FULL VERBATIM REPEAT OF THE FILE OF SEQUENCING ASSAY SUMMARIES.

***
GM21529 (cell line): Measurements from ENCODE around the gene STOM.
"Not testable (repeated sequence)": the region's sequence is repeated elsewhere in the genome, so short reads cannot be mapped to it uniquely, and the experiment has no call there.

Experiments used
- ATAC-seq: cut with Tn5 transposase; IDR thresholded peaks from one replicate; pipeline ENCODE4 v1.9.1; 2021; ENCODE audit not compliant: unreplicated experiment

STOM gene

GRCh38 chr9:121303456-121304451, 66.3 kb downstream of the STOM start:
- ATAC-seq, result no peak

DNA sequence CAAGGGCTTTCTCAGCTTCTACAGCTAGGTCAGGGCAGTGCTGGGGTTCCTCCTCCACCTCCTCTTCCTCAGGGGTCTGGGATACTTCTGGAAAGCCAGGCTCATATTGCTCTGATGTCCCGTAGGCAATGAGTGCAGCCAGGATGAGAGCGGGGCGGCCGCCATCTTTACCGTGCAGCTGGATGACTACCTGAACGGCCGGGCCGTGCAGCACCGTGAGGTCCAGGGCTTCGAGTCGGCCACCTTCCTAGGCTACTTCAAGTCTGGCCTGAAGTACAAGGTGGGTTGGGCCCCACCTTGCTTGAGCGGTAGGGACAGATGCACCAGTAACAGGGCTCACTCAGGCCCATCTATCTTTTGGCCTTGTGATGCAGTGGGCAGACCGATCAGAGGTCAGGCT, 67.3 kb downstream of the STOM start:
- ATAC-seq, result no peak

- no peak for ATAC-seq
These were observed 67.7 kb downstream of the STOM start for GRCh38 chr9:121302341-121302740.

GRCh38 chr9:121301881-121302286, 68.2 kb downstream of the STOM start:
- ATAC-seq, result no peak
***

GM21529 (cell line): Measurements from ENCODE around the gene STOM.
"Not testable (repeated sequence)": the region's sequence is repeated elsewhere in the genome, so short reads cannot be mapped to it uniquely, and the experiment has no call there.

Experiments used
- ATAC-seq: cut with Tn5 transposase; IDR thresholded peaks from one replicate; pipeline ENCODE4 v1.9.1; 2021; ENCODE audit not compliant: unreplicated experiment

STOM gene

GRCh38 chr9:121303456-121304451, 66.3 kb downstream of the STOM start:
- ATAC-seq, result no peak

DNA sequence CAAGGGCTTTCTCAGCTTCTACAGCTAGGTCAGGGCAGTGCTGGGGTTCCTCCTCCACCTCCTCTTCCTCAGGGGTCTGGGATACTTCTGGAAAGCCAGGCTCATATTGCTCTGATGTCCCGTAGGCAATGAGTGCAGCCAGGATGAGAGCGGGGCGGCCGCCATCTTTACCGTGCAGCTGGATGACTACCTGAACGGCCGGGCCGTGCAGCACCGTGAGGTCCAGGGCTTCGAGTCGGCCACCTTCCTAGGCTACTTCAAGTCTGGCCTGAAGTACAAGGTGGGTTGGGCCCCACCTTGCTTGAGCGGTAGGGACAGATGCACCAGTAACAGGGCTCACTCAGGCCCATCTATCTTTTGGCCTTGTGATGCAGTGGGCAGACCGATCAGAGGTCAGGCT, 67.3 kb downstream of the STOM start:
- ATAC-seq, result no peak

- no peak for ATAC-seq
These were observed 67.7 kb downstream of the STOM start for GRCh38 chr9:121302341-121302740.

GRCh38 chr9:121301881-121302286, 68.2 kb downstream of the STOM start:
- ATAC-seq, result no peak